PLACENTIA — When Lois Monroe put together a tutoring program at her son's school three years ago, her goals were modest. "I was in my son's classroom when he was in second grade, and I noticed that there were some children who could benefit from one-on-one help," she recalls.
So Monroe began recruiting volunteer tutors. She called her program Time for Kids, and by the end of that first year, 19 people agreed to help. By the end of the second year, that number had grown to 42. As this school year draws to an end, Time for Kids has more than 100 tutors in four schools in the Placentia-Yorba Linda School District.
And Lois Monroe is very busy.
It is not uncommon for Monroe to spend more than 20 hours a week running the tutoring program. Without her, principal Phil Hergenreder of Brookhaven Elementary School says, Time For Kids would not be possible.
"It takes someone like Lois to keep it together," he says. "It's a lot of hours of work to keep it alive."
The program, which began at Brookhaven using supplies purchased from a $200 PTA fund, operates on a shoestring. "In reality what it costs is people's time and energy," Hergenreder says.
Monroe estimates that this year's budget was about $175, which covers the costs of flyers and other materials. "It's not expensive to run," she says. "The time commitment is the major part of it."
In addition to Monroe, others who are willing to give time to the program include college students, senior citizens, business executives and parents. Dina McIntosh, a tutor on staff at Cal State Fullerton, recently spent the morning helping a third-grader with his reading. And in a sixth-grade classroom, David Stapel, a technical writer from Anaheim, took time from work to help a boy with math.
"My tutors, a lot of them are involved in other activities," Monroe says. "They all have something else to do." But no matter how busy they are, volunteers such as McIntosh and Stapel manage to find one hour a week to devote to the program, Monroe points out.
Initially, Monroe says, she had planned to concentrate on recruiting senior citizens. "I thought they'd be good volunteers, but that was difficult because so many of them travel (during the school year and can't be relied on)," she says.
The first year, Monroe had to rethink her strategy and began circulating flyers, talking to community groups and businesses, visiting libraries, calling area universities and colleges. "People are out there," she says. "They really are. It's just getting the word out about the program."
But spreading the word takes time.
Monroe and co-chairwoman Becky Norman spend countless hours on the phone. Once tutors are signed up, they must be screened, then trained by teachers at the school where they'll work. Now that the tutoring program has spread to three other campuses, Monroe serves as volunteer coordinator for all four schools. "When we have enough tutors at Brookhaven, we send them to other schools," she says.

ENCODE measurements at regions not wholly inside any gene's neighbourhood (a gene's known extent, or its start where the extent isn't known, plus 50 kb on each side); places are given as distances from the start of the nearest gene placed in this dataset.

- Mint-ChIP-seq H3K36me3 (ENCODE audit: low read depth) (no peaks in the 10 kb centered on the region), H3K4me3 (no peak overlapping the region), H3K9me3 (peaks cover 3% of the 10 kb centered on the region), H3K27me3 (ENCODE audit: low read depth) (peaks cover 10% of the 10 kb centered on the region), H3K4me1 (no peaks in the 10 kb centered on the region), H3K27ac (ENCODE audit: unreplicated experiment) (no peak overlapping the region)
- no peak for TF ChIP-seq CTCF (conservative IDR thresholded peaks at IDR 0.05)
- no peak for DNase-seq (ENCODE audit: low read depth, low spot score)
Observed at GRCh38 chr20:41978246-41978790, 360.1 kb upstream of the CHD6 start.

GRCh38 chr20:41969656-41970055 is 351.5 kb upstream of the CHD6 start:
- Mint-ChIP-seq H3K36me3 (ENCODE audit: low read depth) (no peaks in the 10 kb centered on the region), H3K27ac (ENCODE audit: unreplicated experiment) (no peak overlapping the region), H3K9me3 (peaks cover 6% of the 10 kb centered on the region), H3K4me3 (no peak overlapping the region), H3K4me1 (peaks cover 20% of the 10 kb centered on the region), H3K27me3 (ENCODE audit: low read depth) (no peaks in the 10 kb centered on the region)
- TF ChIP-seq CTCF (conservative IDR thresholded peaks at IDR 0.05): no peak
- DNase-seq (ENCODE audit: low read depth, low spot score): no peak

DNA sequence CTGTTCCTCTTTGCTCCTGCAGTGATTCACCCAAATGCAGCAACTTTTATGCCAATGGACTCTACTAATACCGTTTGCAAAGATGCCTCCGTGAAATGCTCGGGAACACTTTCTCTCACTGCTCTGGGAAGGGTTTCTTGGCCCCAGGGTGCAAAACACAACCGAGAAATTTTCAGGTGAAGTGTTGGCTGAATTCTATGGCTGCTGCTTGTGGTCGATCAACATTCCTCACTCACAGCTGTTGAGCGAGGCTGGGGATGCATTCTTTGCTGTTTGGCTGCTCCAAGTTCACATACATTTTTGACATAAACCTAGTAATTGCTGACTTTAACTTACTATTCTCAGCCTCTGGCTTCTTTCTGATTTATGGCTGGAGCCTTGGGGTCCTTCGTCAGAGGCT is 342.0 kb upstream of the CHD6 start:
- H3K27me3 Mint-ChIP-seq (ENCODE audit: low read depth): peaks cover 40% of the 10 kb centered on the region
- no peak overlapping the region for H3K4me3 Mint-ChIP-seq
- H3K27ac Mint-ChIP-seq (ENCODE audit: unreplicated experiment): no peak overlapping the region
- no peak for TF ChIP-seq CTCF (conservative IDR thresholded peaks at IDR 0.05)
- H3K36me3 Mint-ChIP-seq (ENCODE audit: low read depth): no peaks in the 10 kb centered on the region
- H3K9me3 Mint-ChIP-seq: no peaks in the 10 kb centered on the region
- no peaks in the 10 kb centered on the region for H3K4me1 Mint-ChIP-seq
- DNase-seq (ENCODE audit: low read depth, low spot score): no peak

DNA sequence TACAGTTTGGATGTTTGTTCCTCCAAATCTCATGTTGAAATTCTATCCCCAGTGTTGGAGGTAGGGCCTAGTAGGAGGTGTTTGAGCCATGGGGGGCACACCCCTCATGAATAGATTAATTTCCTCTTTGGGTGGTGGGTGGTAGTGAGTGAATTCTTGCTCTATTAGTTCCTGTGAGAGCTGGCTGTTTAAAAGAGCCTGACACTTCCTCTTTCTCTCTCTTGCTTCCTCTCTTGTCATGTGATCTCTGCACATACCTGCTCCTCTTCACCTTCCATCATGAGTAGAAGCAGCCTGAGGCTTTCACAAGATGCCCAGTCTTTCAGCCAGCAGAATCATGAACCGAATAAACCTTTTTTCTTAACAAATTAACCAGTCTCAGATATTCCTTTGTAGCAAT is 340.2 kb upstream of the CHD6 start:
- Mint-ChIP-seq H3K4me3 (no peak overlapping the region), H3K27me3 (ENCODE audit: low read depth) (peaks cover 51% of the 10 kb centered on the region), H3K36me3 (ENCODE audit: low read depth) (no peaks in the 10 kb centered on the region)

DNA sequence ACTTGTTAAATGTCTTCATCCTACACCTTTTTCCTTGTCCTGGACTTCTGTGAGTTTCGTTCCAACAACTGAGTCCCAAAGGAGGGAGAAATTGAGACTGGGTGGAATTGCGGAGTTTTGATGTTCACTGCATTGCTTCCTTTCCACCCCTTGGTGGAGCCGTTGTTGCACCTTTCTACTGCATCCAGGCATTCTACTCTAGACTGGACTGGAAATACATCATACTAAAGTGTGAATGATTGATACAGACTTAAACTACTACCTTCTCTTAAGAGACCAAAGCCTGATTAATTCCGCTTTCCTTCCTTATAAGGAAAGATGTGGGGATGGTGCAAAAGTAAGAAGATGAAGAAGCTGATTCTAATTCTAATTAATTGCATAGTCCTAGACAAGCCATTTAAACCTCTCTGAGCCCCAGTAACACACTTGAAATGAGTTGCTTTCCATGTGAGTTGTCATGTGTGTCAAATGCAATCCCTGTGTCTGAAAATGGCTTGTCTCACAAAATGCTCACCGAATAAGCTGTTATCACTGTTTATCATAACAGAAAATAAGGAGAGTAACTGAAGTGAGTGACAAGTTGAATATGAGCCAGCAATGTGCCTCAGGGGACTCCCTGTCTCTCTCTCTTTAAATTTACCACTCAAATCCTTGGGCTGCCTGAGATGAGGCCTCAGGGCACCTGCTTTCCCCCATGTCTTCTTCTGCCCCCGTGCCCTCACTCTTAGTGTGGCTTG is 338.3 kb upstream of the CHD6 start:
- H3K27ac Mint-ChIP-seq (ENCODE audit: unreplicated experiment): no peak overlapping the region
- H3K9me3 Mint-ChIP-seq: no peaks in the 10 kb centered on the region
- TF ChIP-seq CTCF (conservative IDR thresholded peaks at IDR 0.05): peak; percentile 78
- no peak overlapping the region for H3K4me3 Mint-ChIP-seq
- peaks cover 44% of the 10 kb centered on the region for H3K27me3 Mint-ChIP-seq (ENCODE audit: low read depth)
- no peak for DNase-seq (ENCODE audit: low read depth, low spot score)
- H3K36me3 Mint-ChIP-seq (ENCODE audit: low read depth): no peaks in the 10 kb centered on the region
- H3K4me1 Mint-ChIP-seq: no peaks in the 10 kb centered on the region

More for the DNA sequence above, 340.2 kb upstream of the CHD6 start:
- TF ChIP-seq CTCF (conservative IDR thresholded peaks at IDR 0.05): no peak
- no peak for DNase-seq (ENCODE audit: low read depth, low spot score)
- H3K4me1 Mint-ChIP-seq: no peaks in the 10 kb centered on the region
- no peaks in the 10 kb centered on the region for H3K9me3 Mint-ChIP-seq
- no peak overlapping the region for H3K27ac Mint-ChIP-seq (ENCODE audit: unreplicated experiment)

Tutors get to choose their subjects, and Monroe says that children need help with everything from reading and math to physical education. "We can always use more math tutors,' she says. "It's a shame, but people are afraid of math--and we are talking elementary school math."
Each week a volunteer meets with a child or a small group of children during school hours. In order for children to take part in the program, a parent must first sign a permission form permitting the child to enroll.
As for the children, Monroe says that some of them have fallen behind in a particular subject. Others, she says, just need extra attention. "Some kids may not be able to understand concepts," she says. "Or if a child is having trouble with multiplication, the tutor works with multiplication drills. And part of our program is special friends. If a child just needs someone to talk to, they talk together. "
Last year at Brookhaven, a volunteer worked with a fourth-grade girl whose mother had recently died. "The girl was acting out and needed someone to pay attention to her," Monroe says.
Volunteer tutor Mindy Glatstein says that often just spending extra time with a child can help. "The little girl I work with just needs attention," says Glatstein, a former reading specialist and high school teacher. "The great thing about Brookhaven is that there is always someone who has time for you. People care what happens to the kids, and that's why the kids do so well."
Principal Hergenreder says he has seen a big improvement in participants. "Often these kids are at-risk," he says. "If they feel someone out there cares, it affects their self-esteem."
Hergenreder says he has seen such children improve in individual subjects and says that, overall, their work habits improve.
Monroe says teachers love the program and that it could not exist without their support. "The teachers let us know what child needs help and what the child needs to work on," she says. "And tutors can go to teachers and talk to them on an individual basis."
In fact, Monroe says that her best advice to parents who want to start a similar program in their school is: Start with the teachers. "Go and ask them about the program," she says. "They have to commit time and energy to make sure it keeps going. And they have to be able to experiment a little bit and try different avenues."
Teachers such as Beth Effenberger at Brookhaven School are sold on the idea of volunteer tutors. "I think it is outstanding," says Effenberger, who teaches fourth grade. "We have had a decline in the number of aides working in the classroom and have had to rely a lot on volunteer people."
Thanks to Monroe, the program is run in a professional manner, Effenberger says. "They are very on target."
Perhaps most important, Effenberger says, is the fact that tutors are dependable. "They always come. There haven't been any no-shows."